The podcast is back, but there will be some changes…
So, with all that, Fictitious is back. More interviews with writers, and more deep examinations of storytelling craft. But some things are changing.
First off, I’m returning to the audio only format. YouTube was a fun experiment, but the extra load of video production isn’t where I want to put my time. I’ve been a podcaster for over 10 years now—the mic and audio production is my comfort zone.
The show will continue to be available on YouTube, though. I was surprised to find that a lot of my older, audio-only episodes have performed pretty well there. It’s also been encouraging that, even though there hasn’t been new content in this feed in two years, new YouTube viewers have found the show while I’ve been gone, leaving nice comments and interesting feedback.
I’m also going to play around with the format of the show. The questions and structure of the interviews might evolve. And I’m going to experiment with more essay and compilation episodes, sort of like my “Is this the best book On Writing?” video, which went exclusively to YouTube.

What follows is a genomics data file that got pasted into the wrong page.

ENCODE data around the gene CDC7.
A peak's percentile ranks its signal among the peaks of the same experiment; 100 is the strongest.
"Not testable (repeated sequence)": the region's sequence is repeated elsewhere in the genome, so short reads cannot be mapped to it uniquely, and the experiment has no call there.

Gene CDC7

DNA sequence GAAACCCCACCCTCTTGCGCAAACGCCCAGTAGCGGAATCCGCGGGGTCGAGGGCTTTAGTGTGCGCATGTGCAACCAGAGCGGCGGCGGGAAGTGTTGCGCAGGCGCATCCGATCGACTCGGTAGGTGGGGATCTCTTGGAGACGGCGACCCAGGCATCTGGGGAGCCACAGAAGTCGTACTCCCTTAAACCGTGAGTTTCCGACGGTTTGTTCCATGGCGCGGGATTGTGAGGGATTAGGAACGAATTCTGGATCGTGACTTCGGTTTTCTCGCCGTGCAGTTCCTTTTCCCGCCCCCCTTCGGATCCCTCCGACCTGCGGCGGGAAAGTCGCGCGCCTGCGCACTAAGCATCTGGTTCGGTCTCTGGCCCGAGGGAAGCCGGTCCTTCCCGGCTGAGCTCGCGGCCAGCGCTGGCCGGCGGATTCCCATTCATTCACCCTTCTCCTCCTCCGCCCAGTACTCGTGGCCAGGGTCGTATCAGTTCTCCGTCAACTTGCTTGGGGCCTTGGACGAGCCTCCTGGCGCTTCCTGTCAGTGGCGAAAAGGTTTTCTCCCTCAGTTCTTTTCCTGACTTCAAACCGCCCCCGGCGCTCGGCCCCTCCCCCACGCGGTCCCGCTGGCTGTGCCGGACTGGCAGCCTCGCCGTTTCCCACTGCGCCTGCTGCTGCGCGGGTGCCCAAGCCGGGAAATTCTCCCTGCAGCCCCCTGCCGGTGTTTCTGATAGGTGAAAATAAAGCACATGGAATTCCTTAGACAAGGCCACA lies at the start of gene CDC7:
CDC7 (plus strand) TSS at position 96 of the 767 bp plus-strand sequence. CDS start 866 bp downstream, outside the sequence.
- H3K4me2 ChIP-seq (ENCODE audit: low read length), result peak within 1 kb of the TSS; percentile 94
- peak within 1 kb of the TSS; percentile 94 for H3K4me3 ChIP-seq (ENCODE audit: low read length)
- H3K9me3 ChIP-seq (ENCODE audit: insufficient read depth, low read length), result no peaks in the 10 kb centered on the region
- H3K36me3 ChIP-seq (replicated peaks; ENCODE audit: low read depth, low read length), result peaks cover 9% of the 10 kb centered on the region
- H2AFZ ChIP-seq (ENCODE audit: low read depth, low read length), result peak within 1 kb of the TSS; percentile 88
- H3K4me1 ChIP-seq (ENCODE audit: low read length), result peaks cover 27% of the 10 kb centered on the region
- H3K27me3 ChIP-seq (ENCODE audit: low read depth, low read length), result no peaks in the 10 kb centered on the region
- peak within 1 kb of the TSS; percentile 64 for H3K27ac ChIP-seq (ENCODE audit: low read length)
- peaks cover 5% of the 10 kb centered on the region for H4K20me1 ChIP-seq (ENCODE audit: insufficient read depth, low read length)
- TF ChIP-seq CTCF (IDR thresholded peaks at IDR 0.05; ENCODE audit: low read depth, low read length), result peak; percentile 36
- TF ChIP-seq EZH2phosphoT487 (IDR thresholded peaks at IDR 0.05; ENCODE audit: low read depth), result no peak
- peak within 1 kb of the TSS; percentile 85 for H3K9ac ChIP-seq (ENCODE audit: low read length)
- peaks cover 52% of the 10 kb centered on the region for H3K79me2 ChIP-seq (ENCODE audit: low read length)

The frequency of release is going to be a lot looser, though. I learned my lesson with the weekly schedule. If I want to keep loving reading, I can’t demolish myself trying to keep that pace. So, apologies in advance if you’re the kind of listener that really likes a defined drop date for your podcast episodes. I’ll do my best to deliver great stuff whenever it appears in your feed.
If you made it all the way to the end of this narrative, you have my gratitude. If you’ve been a fan of Fictitious in the past, or are just discovering it, thank you for giving me and my guests your ear and time. Let’s keep meeting new authors, exploring new worlds, and creating our own stories, together.
The home for all things Fictitious is right here on fictitiouspodcast.com. It’s on the socials as FictitiousPod, mostly Instagram right now, as Twitter is a sinking ship I don’t feel like going down with, and I’m still searching for a better social media life raft.
Thanks for coming back to Fictitious. Now. Let’s go write some stories.